Or I’ll just play hangman with point values and call it Wheel of Fortune then drown my sorrows in vending machine beer on my walk home.

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Moeagare, Moeagare, Moeagare

It seems that the people of Japan are primarily disinterested in being Taros-of-all-trades, or at least you would not be far off-base for thinking so upon your first trip into one of the large hobby stores to be found around here. For the purposes of this examination, the Yuzawaya in downtown Kobe, a multi-floor gargantuan packed with all manner of crap, though multi-floor around here means far less than single-floor. Back home, people dabble, or commit casually to some time-gobbling pursuit: the knitter, the cook, the card player. In Japan, I can come away with no better observation than to say that people pick one, and commit hard. On my favorite floor there is a jigsaw puzzle section larger than a variety of restaurants I frequent. There are puzzles there, arranged by series, and not lumped in with board games: licensed character series, environment series, photos of Japanese attractions series, sorted by piece count, price, and god knows what else. There is also a section of frames, which are not frames for pictures, oh no. These are frames for puzzles only, the puzzles that you have built, applied one of a variety of clear coatings to, matted with one of the hundreds of colors of puzzle-sized papers you can buy, and presumably displayed in your house. There is everything for puzzles.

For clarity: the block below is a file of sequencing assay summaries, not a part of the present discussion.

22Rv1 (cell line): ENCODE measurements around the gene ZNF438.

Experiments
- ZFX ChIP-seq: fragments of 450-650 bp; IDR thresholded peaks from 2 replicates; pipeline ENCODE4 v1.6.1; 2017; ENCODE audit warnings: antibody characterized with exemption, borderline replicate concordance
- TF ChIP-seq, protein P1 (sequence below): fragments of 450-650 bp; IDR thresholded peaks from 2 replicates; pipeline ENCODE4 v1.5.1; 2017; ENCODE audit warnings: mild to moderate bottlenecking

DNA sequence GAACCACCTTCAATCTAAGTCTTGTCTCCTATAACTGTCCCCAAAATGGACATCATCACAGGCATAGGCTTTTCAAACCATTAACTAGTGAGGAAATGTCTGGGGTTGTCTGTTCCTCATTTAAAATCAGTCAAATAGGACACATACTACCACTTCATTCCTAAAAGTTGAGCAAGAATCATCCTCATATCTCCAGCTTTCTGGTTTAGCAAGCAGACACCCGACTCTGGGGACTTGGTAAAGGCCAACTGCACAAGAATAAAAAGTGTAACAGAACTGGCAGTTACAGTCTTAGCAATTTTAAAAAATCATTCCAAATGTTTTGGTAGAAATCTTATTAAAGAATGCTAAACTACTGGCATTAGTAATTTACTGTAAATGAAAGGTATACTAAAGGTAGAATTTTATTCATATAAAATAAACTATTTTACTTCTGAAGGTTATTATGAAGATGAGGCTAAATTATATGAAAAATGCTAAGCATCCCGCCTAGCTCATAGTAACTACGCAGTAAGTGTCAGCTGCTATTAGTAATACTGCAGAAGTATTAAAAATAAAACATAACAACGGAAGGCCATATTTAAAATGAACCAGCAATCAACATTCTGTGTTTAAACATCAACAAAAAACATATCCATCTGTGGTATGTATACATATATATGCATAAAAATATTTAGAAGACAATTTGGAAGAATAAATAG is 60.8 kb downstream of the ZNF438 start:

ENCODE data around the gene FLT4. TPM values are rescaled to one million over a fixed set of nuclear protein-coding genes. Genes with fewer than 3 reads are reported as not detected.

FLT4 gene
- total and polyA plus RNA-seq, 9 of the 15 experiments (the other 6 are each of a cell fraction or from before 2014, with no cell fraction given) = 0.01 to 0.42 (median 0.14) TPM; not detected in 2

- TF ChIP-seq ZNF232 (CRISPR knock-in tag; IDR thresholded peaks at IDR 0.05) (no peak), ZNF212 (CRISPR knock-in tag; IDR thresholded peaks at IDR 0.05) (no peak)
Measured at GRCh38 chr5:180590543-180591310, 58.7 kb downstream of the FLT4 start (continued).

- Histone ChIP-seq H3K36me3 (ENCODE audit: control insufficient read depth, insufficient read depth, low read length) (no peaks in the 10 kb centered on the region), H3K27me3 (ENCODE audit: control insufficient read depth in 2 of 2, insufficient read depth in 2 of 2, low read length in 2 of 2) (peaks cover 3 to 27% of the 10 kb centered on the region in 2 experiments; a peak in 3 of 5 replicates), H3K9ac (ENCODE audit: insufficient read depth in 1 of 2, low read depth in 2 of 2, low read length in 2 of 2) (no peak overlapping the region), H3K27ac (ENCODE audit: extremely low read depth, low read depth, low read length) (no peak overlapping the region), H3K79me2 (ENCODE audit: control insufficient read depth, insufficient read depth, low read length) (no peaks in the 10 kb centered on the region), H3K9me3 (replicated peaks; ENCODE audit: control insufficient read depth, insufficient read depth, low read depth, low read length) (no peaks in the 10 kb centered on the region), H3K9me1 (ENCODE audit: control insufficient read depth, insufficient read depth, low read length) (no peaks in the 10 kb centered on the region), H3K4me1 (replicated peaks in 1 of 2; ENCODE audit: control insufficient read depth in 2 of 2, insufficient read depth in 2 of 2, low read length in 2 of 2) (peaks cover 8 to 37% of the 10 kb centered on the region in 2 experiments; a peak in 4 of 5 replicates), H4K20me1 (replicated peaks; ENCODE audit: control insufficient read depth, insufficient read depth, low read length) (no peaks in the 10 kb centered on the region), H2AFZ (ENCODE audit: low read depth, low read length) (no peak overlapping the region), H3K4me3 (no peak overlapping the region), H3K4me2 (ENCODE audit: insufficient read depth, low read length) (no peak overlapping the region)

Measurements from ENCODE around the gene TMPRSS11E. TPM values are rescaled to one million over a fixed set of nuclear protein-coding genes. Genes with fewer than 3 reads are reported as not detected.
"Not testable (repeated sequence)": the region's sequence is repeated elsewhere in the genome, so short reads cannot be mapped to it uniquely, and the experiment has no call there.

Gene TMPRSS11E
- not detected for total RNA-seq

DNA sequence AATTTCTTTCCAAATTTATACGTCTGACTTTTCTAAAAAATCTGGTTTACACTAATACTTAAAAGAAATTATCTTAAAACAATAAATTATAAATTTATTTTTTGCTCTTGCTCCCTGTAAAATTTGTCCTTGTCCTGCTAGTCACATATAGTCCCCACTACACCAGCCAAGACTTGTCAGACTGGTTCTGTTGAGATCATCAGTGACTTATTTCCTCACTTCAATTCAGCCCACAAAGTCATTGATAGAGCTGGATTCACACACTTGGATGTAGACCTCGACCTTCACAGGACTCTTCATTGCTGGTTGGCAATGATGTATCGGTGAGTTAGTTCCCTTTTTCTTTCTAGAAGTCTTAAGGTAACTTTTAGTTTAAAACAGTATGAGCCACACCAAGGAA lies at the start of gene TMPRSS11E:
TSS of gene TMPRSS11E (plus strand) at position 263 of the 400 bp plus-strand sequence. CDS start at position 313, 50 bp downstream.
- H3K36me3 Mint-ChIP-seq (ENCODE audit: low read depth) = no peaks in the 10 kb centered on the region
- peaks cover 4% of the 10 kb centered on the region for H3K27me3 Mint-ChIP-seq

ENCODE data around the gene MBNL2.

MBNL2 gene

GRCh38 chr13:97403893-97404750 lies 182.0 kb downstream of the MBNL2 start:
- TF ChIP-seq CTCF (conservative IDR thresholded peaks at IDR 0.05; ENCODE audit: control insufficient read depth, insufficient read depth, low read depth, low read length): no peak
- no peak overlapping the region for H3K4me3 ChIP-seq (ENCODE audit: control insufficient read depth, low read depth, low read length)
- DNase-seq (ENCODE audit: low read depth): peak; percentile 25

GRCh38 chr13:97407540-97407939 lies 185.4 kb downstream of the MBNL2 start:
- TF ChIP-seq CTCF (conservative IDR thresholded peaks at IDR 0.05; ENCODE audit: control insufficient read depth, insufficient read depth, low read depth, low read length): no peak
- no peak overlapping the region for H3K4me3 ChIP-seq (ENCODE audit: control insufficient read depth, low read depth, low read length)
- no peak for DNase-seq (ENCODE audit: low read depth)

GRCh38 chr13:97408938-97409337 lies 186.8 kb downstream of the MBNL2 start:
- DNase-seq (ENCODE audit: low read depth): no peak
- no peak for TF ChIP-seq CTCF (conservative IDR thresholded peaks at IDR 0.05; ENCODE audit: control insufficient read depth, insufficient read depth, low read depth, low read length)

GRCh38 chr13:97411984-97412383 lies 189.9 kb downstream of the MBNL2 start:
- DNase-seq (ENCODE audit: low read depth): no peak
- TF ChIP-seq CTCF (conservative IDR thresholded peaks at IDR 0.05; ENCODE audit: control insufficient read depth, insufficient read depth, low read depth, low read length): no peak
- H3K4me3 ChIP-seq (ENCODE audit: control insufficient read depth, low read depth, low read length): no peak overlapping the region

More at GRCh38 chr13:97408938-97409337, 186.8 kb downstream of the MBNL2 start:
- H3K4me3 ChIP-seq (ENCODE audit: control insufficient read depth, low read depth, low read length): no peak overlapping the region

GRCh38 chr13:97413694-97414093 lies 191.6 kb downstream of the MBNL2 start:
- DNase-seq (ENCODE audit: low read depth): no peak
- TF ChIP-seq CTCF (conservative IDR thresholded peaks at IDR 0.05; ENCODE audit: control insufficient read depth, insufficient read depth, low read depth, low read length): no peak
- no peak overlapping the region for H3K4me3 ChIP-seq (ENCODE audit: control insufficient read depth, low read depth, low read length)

Other things there are everything for: everything. Next to the puzzle everythings: tiny trains, and the motors, axels, wheels, fake scenery, and electrics to make them work.

In the spirit of everything and Japan, I evaluated my recent mental state, and decided that because I am unable to refurbish pinball machines due to cumbersome size, non-existent availability, and impossible expense, I would build small scale-model plastic robots from boxes of injection-molded colored pieces attached to plastic skeins, which must be clipped away tenderly, sanded, assembled, tenderly inked, possibly painted or clear-coated, posed, and admired lovingly. I started this hobby like any reasonable American would, with a handful of cash, having done no research, and owning no essential supplies. I was ready. Until I opened the box and realized I had no way to separate the parts from the plastic they were attached to. But a hundred yen trip to the coin store later and I was crudely on my way!